Envelope poems

Yeah been weeks. And nothing now much to say of my own. Goes that way. But saw this on my friend Barbara Nickel’s blog and wanted to share. She’s been perusing Bervin & Werner’s compilation of Dickinson’s envelope poems, and a lovely blog post’s the fruit borne –

The Yarrow Graces – magnolia, forsythia, peach, even the bleeding heart – have been serviced lately. Town abloom on the first day of Poetry Month; thank you Emily Dickinson for getting it right – spring always seems – at least in this part of the world, not on the prairies where I grew up – somehow too gorgeous, masking the inevitable sting; the other day a violist died.

Read the all of it here, with vis poem, rejection slip made projective,

Barb's arrow

and regrets into egress.


Not much to say, except, don’t eat foraged morels and drink wine, or not much anyway. Lost a coupla days there. Viz. Probably should have sautéed them longer, too. But hells they was tasty.

 

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Word.

We had a good chat, our first class on the word, about parts of speech and their different powers. I laid a trap by asking, Which part of speech has the most bang for the buck? Adjectives, I was waiting to hear, adverbs. They didn’t fall for it. Verbs, they said, nouns. Yup.

Acts and actors are the meat of it. Things and what they do. Acts and the things they act through. (That one is easy to say, one a bit contorted, says something about the bias of our language.)

But I was headed for the lowly preposition. To get there I told a story. I had been backpacking a couple weeks earlier in the North Cascades. The first day we were sunriddled.

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The next day some clouds came in.

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Through the afternoon they kept on coming.

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The two peaks are Shuksan and Baker. It was spitting rain by the time we set up camp 4000 feet lower by the Chilliwack River.

All the next day was rain. Sorry no pictures. Had to keep moving. We climbed back into the subalpine and set up camp in the pouring rain.

And there we were, huddled under a little tarp stretched between two mountain hemlocks, soaked to the bone, heating water for our freeze-dried soup. And I thought to myself

I’m under a tarp, but it’s raining on me.

And it struck me how much I would give to be able to say instead

It’s raining near me.

Small little word. Big huge diff. And then I thought, pissily,

It’s raining at me.

And thus was a lesson plan born.

We (I’m back in the classroom now) sounded out the changes. What other prepositions can we sub in? How does that one change change the meaning, the feeling?

It’s raining in me (metaphor for sad)

It’s raining for me (God complex)

It’s raining above me (virga)

It’s raining through me (a diffuse or dissolved body)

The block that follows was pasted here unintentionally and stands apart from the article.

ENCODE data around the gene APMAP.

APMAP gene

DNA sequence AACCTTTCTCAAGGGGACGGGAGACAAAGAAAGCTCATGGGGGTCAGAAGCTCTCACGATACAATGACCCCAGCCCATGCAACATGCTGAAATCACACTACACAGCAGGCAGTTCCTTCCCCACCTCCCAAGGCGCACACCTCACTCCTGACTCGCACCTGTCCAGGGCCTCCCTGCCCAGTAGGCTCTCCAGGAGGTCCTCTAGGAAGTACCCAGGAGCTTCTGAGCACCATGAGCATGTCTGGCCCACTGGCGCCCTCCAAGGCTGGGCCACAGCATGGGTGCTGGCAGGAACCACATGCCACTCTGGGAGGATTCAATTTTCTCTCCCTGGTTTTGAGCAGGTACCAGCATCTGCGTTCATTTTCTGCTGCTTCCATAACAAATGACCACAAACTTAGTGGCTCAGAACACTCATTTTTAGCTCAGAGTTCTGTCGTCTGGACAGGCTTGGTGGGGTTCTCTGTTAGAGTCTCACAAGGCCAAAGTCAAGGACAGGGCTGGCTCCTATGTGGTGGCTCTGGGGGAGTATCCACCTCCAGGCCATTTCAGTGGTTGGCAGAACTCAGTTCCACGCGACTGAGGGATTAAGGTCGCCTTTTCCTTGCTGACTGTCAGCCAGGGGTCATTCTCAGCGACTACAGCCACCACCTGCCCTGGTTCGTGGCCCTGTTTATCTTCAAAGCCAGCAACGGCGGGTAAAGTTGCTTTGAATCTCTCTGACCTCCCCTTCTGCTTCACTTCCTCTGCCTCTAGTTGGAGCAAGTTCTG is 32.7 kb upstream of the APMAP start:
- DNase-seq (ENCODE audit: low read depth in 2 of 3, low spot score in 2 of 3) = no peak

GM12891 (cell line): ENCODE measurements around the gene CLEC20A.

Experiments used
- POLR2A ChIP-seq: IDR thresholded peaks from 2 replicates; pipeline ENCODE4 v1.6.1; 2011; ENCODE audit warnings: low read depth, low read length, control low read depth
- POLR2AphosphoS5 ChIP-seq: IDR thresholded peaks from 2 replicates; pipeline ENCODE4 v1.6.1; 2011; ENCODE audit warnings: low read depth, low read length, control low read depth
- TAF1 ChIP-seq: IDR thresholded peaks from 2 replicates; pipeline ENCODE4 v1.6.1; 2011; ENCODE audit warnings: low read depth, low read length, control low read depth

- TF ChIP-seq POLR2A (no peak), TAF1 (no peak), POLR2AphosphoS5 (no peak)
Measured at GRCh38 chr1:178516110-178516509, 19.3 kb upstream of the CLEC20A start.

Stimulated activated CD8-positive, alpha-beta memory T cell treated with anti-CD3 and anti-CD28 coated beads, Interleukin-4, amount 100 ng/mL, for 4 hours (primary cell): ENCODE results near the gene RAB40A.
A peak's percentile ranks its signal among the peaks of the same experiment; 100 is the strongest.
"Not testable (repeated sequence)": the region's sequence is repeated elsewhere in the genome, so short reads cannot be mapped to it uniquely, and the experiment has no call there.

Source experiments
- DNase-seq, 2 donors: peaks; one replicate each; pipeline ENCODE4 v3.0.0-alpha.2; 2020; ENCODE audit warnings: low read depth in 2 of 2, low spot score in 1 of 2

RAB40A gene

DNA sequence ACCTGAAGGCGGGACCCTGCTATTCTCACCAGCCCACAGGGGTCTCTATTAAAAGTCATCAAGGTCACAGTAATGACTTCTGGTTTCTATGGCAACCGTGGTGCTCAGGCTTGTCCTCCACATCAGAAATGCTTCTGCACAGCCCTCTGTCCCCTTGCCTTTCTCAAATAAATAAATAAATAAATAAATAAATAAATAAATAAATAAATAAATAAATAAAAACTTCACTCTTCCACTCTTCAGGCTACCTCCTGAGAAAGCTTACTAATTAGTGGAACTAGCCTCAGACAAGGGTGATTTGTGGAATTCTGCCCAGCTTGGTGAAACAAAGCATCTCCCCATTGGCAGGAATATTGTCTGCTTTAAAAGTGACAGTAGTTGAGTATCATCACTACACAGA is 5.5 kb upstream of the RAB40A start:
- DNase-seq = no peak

It’s raining from me (God complex squared)

The nouns and verbs stay the same. The pronouns stay the same. Only the lowly preposition changes. And yet with each change the whole carnival picks up stakes and shifts in a flash to a different world. The word for it is proprioceptive. I take the word from Olson and the image from Dickinson.

I’ve known a Heaven, like a Tent
To wrap its shining Yards
Pluck up its stakes, and disappear
Without the sound of Boards
Or Rip of Nail—Or Carpenter
But just the miles of Stare
That signalize a Show’s Retreat
In North America

No Trace—no Figment of the Thing
That dazzled, Yesterday
No Ring—no Marvel
Men, and Feats
Dissolved as utterly
As Bird’s far Navigation
Discloses just a Hue
A plash of Oars, a Gaiety
Then swallowed up, of View

Check out those nouns, those verbs, those preps. (I count one adjective.) And the feel of being in a mountainous vastness she can never have seen with her physical eye.

Exercise: Strange surfaces

Write a fragment, prose or verse, on an unconventional surface. In other words, what Emily Dickinson does in The Gorgeous Nothings, you do too, on some other inscribable surface.

For instance, you might take a paper bag and cut a shape from it. Triangle, rhombus, hourglass, angel wing? Make sure it has interesting surface features. Seams and ledges and creases.

Then to write on it a text that heeds the shapes available. Do you ride right over seams between paper zones? Or arrange your thought to accommodate ledges, flaps, secret corners? Does the form of the surface maybe inflect the words you set down there?

The distinction between prose and verse starts to decay here.

FOR ADVANCED USERS (that’s anyone). Pay attention also to your writing implement. Dickinson’s envelope poems leave traces of her process — for instance, some variants were surely pencilled in later, after the whole was composed, if the quality of pencil line (darker, slimmer) is any guide at all.

The word for it’s materiality — that the matter matters.

Etymologically, matter is mother.

Hebrew: Adam = “red earth.”

Haida: human = “ordinary surface bird.”

We’re earth children you and I. Squawk and g’night.

Exercise: Punctuation poem

Next week we turn to the gorgeous Gorgeous Nothings, a collaboration across oceans and generations by Emily Dickinson, Jen Bervin, and Marta Werner. My students’ first exercise will be:

Compose a poem made entirely of punctuation. Then write a short paragraph describing what the poem “means.” Treat the paragraph as a creative extension of the piece — as playful creative nonfiction, not straight-faced literary analysis. Be ready to present both the poem and your explanation to the class.

The examples they’ll have “read” are retrieved from Rasula & McCaffery’s Imagining Language — up next.